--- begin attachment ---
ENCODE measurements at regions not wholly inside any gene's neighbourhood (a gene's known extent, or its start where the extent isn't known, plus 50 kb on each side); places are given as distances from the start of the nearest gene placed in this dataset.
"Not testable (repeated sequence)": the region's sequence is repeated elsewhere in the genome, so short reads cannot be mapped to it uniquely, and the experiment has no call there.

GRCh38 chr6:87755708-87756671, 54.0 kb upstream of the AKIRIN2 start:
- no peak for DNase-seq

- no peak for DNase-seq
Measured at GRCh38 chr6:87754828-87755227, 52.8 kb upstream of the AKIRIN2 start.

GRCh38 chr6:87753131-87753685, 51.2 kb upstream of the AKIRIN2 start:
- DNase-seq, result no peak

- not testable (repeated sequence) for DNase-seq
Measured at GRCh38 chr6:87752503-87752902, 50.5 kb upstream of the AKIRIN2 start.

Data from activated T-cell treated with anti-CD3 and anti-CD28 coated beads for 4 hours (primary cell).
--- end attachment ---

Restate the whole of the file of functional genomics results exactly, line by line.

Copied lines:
ENCODE measurements at regions not wholly inside any gene's neighbourhood (a gene's known extent, or its start where the extent isn't known, plus 50 kb on each side); places are given as distances from the start of the nearest gene placed in this dataset.
"Not testable (repeated sequence)": the region's sequence is repeated elsewhere in the genome, so short reads cannot be mapped to it uniquely, and the experiment has no call there.

GRCh38 chr6:87755708-87756671, 54.0 kb upstream of the AKIRIN2 start:
- no peak for DNase-seq

- no peak for DNase-seq
Measured at GRCh38 chr6:87754828-87755227, 52.8 kb upstream of the AKIRIN2 start.

GRCh38 chr6:87753131-87753685, 51.2 kb upstream of the AKIRIN2 start:
- DNase-seq, result no peak

- not testable (repeated sequence) for DNase-seq
Measured at GRCh38 chr6:87752503-87752902, 50.5 kb upstream of the AKIRIN2 start.

Data from activated T-cell treated with anti-CD3 and anti-CD28 coated beads for 4 hours (primary cell).